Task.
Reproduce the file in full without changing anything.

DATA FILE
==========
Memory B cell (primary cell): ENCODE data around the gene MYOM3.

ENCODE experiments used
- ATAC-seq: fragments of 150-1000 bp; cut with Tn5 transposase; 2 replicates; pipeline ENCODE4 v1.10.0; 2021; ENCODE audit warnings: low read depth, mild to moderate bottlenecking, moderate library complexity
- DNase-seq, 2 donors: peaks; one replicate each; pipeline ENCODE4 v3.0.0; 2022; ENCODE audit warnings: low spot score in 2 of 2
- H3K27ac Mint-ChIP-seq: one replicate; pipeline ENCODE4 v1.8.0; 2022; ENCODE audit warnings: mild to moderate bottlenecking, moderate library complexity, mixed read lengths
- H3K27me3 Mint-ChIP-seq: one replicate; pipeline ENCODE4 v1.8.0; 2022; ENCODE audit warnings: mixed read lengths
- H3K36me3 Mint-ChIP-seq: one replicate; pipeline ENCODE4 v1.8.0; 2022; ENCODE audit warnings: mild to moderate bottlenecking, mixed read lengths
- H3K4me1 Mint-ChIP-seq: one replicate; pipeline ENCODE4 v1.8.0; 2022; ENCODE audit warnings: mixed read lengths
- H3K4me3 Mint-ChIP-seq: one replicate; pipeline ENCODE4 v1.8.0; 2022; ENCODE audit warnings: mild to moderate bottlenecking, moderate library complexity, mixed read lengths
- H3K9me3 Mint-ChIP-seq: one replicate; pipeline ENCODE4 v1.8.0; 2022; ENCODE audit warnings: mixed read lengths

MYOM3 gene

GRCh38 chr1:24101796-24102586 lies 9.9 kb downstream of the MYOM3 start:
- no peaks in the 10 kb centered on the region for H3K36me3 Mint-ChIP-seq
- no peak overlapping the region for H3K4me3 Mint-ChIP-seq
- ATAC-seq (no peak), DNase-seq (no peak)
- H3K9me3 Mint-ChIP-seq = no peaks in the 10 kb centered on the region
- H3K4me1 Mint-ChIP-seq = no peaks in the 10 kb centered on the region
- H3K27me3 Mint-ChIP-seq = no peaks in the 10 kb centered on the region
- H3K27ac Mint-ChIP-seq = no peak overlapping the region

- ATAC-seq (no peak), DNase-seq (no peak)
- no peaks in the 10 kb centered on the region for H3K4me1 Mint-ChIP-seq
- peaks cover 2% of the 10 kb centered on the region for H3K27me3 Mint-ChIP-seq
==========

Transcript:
Memory B cell (primary cell): ENCODE data around the gene MYOM3.

ENCODE experiments used
- ATAC-seq: fragments of 150-1000 bp; cut with Tn5 transposase; 2 replicates; pipeline ENCODE4 v1.10.0; 2021; ENCODE audit warnings: low read depth, mild to moderate bottlenecking, moderate library complexity
- DNase-seq, 2 donors: peaks; one replicate each; pipeline ENCODE4 v3.0.0; 2022; ENCODE audit warnings: low spot score in 2 of 2
- H3K27ac Mint-ChIP-seq: one replicate; pipeline ENCODE4 v1.8.0; 2022; ENCODE audit warnings: mild to moderate bottlenecking, moderate library complexity, mixed read lengths
- H3K27me3 Mint-ChIP-seq: one replicate; pipeline ENCODE4 v1.8.0; 2022; ENCODE audit warnings: mixed read lengths
- H3K36me3 Mint-ChIP-seq: one replicate; pipeline ENCODE4 v1.8.0; 2022; ENCODE audit warnings: mild to moderate bottlenecking, mixed read lengths
- H3K4me1 Mint-ChIP-seq: one replicate; pipeline ENCODE4 v1.8.0; 2022; ENCODE audit warnings: mixed read lengths
- H3K4me3 Mint-ChIP-seq: one replicate; pipeline ENCODE4 v1.8.0; 2022; ENCODE audit warnings: mild to moderate bottlenecking, moderate library complexity, mixed read lengths
- H3K9me3 Mint-ChIP-seq: one replicate; pipeline ENCODE4 v1.8.0; 2022; ENCODE audit warnings: mixed read lengths

MYOM3 gene

GRCh38 chr1:24101796-24102586 lies 9.9 kb downstream of the MYOM3 start:
- no peaks in the 10 kb centered on the region for H3K36me3 Mint-ChIP-seq
- no peak overlapping the region for H3K4me3 Mint-ChIP-seq
- ATAC-seq (no peak), DNase-seq (no peak)
- H3K9me3 Mint-ChIP-seq = no peaks in the 10 kb centered on the region
- H3K4me1 Mint-ChIP-seq = no peaks in the 10 kb centered on the region
- H3K27me3 Mint-ChIP-seq = no peaks in the 10 kb centered on the region
- H3K27ac Mint-ChIP-seq = no peak overlapping the region

- ATAC-seq (no peak), DNase-seq (no peak)
- no peaks in the 10 kb centered on the region for H3K4me1 Mint-ChIP-seq
- peaks cover 2% of the 10 kb centered on the region for H3K27me3 Mint-ChIP-seq